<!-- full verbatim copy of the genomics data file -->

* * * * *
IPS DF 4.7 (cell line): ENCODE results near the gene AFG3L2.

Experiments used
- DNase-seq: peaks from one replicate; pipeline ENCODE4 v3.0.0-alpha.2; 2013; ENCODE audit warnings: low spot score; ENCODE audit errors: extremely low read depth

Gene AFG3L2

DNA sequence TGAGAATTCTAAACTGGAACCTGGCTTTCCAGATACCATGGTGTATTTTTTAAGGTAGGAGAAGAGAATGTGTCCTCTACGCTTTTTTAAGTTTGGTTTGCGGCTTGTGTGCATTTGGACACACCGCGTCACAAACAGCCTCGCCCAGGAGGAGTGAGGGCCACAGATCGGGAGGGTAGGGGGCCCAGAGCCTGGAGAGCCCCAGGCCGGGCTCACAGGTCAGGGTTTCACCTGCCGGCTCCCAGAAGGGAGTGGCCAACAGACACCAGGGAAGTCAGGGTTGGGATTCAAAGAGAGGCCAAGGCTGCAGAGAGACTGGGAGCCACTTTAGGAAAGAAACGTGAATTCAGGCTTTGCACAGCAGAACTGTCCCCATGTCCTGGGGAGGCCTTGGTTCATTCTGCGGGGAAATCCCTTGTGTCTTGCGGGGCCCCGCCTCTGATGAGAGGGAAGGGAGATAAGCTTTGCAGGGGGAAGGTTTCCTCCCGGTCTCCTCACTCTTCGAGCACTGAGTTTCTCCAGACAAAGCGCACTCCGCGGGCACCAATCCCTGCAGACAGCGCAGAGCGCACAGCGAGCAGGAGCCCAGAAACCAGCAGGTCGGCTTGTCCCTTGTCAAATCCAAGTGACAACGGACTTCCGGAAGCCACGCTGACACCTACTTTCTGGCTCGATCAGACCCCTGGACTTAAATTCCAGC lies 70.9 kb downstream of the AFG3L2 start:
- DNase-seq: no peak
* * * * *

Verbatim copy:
IPS DF 4.7 (cell line): ENCODE results near the gene AFG3L2.

Experiments used
- DNase-seq: peaks from one replicate; pipeline ENCODE4 v3.0.0-alpha.2; 2013; ENCODE audit warnings: low spot score; ENCODE audit errors: extremely low read depth

Gene AFG3L2

DNA sequence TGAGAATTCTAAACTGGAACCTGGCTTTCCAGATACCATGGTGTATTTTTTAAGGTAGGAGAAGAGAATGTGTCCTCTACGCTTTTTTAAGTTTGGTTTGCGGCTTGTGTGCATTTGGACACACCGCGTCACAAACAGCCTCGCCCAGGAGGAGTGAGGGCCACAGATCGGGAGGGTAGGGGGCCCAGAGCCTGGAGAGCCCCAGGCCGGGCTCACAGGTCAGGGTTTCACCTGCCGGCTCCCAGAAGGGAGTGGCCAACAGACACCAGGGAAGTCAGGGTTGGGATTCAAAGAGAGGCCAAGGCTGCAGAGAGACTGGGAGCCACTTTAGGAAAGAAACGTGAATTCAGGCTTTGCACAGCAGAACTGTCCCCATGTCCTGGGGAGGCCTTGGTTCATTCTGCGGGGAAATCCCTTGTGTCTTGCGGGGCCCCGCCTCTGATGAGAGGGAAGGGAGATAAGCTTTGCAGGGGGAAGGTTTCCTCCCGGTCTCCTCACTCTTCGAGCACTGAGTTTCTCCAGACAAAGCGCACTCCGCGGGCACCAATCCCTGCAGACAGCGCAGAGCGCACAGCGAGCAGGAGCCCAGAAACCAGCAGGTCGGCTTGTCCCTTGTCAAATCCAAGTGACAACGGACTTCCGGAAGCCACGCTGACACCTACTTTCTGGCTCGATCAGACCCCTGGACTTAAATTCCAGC lies 70.9 kb downstream of the AFG3L2 start:
- DNase-seq: no peak